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U.S. Rep. Charlie Crist calls for racial impact score on federal legislation

The proposed rule could address racial disparities that stem from federal legislation.
Rep. Charlie Crist compliments Alma Guzman, 23, after trying a mango juice at Mexico Lindo Supermarket, on Sept. 10 in Clearwater.
Rep. Charlie Crist compliments Alma Guzman, 23, after trying a mango juice at Mexico Lindo Supermarket, on Sept. 10 in Clearwater. [ MARTHA ASENCIO RHINE | Times ]
Published Oct. 5, 2020|Updated Oct. 5, 2020

U.S. Rep. Charlie Crist, D-St. Petersburg, is proposing that the House Rules Committee require legislation coming to the House floor include a Racial and Ethnic Impact Score, the goal being to providing federal lawmakers a better understanding of the impact legislation will have across all races.

“We, as legislators, should be aware of and intentional about the racial impact of the policies we make," said Crist in testimony last week before the House Rules Committee. “Awareness and intentionality will be important tools for fighting racism — however insidious or accidental — in our policies."

The score would be compiled by the Congressional Budget Office, which already provides similar analysis upon request, according to Crist. Just as committee reports are required to include budgetary impact information, legislation should require a score for racial impact, said Crist, who believes the score will help close racial disparities in health, income, life expectancy, wealth and education.

How the score will be computed is not outlined in Crist’s proposal, but he said it would provide federal lawmakers automatic access to data analyzing the repercussions proposed legislation will have on communities of color.

“A racial impact score won’t end injustice, but it will be a good start,” Crist said.

Experts say the effectiveness of such a score will largely be based on the methodology of how it will be computed. Without a concrete plan of measurement, experts are unable to assess the possible outcomes.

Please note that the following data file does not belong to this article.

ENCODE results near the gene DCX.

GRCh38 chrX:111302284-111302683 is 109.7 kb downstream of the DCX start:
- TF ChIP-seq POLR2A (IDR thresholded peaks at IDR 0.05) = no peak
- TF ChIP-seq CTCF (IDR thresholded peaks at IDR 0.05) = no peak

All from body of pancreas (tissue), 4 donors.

If the score is similar to the current budget impact analysis, “it might give people pause," said Steven Tauber, a political science professor at the University of South Florida’s School of Interdisciplinary Global Studies. "It might cause some changes to bills if there is what seems to be a negative impact on racial and ethnic minorities.”

Having a nonpartisan, quantifiable variable attached to specific pieces of legislation could be incredibly useful for politicians, researchers, and journalists, said Tauber.

“More information is always good and always helpful.” However, without a concrete plan, it’s unclear how beneficial or feasible Crist’s proposal is, according to experts.

It may give congressional leaders an additional piece of information to point to, especially during campaigns, to indicate where legislators stand ideologically, said Hans Hassell, assistant professor of political science at Florida State University.

“When something’s measured," Hassell said, "it’s a lot easier to point to and recognize it.”

This story was funded in part through a grant from the Foundation for a Healthy St. Petersburg. Donors are not involved in the reporting or editing process.


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